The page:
Leicester City F.C.
Leicester City Football Club, also known as the Foxes, is an English professional football club based at the King Power Stadium in Leicester. They compete in the Premier League, Englands top tier of football, having been promoted as champions of the Football League Championship in 2013–14, this signalled a return to the top flight of English football after a decade away. The club was founded in 1884 as Leicester Fosse F. C. playing on a field near Fosse Road and they moved to Filbert Street in 1891, were elected to the Football League in 1894 and adopted the name Leicester City in 1919. They moved to the nearby Walkers Stadium in 2002, which was renamed the King Power Stadium after a change of ownership in 2011, Leicester City won the 2015–16 Premier League, their first top-level football championship. They are one of six clubs to have won the Premier League since its inception in 1992. A number of newspapers described their title win as the greatest sporting upset ever, multiple bookmakers had never paid out at such long odds for any sport. Due to the magnitude of the title win, it went down in English football history as one of the games finest ever achievements. The clubs previous highest ever finish was second place in the top flight, throughout Leicesters history, they have spent all but one season within the top two leagues of English football. They hold a joint-highest seven second-tier titles, the club have been FA Cup finalists four times, in 1948–49, 1960–61, 1962–63 and 1968–69. This is a tournament record for the most defeats in the final without having won the competition, City have several promotions to their name, two play-off final wins, and one League One title. In 1971, they won the FA Community Shield, and in 2016 and they have also won the League Cup three times in 1964,1997 and 2000, as well as being runners up in 1964–65 and 1999. Formed in 1884 by a group of old boys of Wyggeston School as Leicester Fosse, before moving to Filbert Street in 1891, the club played at five different grounds, including Victoria Park south-east of the city centre and the Belgrave Road Cycle and Cricket Ground. The club also joined the Midland League in 1891, and were elected to Division Two of the Football League in 1894 after finishing second. Leicesters first ever Football League game was a 4–3 defeat at Grimsby Town, with a first League win the following week, the same season also saw the clubs largest win to date, a 13–0 victory over Notts Olympic in an FA Cup qualifying game. In 1907–08 the club finished as Second Division runners-up, gaining promotion to the First Division, however, the club were relegated after a single season which included the clubs record defeat, a 12–0 loss against Nottingham Forest. In 1919, when League football resumed after World War I, the club was reformed as Leicester City Football Club, particularly appropriate as the borough of Leicester had recently been given city status. However the 1930s saw a downturn in fortunes, with the relegated in 1934–35 and, after promotion in 1936–37. City reached the FA Cup final for the first time in their history in 1949, the club, however, was celebrating a week later when a draw on the last day of the season ensured survival in Division Two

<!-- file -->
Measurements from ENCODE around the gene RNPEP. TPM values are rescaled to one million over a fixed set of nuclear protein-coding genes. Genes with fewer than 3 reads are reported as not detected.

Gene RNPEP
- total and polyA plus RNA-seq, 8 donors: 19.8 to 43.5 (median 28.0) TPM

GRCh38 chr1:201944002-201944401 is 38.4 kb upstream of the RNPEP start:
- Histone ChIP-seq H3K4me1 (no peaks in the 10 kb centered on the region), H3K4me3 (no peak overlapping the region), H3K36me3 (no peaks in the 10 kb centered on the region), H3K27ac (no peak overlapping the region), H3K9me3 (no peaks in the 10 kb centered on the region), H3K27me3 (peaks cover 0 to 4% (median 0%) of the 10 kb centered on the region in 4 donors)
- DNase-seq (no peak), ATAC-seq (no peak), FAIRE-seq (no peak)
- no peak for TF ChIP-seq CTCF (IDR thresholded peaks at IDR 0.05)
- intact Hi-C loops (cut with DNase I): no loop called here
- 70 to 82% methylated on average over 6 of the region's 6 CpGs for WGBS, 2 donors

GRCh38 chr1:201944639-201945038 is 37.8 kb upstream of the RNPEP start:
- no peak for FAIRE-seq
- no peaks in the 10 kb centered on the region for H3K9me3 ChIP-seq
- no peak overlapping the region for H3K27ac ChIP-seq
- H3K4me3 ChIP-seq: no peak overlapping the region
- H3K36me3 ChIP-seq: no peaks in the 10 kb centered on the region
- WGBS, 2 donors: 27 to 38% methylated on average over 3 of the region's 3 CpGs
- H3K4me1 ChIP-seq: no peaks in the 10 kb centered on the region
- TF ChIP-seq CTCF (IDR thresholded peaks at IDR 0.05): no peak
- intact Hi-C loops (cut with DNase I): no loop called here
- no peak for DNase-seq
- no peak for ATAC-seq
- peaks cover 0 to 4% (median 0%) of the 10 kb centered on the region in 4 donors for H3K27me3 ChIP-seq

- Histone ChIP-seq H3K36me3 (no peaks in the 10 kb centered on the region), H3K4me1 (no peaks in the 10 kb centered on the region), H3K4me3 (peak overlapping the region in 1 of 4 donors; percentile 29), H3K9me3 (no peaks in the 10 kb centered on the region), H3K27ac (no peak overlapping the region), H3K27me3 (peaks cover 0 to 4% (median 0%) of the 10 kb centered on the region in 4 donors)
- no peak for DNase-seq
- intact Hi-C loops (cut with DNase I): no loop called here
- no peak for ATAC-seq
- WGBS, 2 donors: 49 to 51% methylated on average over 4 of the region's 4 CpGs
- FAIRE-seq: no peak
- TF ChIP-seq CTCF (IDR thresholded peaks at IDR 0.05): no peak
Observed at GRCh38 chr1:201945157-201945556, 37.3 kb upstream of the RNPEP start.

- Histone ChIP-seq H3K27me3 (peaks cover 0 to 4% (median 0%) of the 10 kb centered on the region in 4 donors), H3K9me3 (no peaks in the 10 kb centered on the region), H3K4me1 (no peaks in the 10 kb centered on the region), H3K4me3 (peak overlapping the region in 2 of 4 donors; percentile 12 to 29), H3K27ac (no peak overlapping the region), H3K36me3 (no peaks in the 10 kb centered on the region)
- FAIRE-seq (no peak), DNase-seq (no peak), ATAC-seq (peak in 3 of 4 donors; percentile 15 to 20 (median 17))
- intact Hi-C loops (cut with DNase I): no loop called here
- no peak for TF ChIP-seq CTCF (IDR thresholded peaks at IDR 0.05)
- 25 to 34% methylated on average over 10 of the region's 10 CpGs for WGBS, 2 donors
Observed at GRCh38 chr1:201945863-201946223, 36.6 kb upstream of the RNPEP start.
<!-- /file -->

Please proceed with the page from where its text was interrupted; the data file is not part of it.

Manchester City F.C.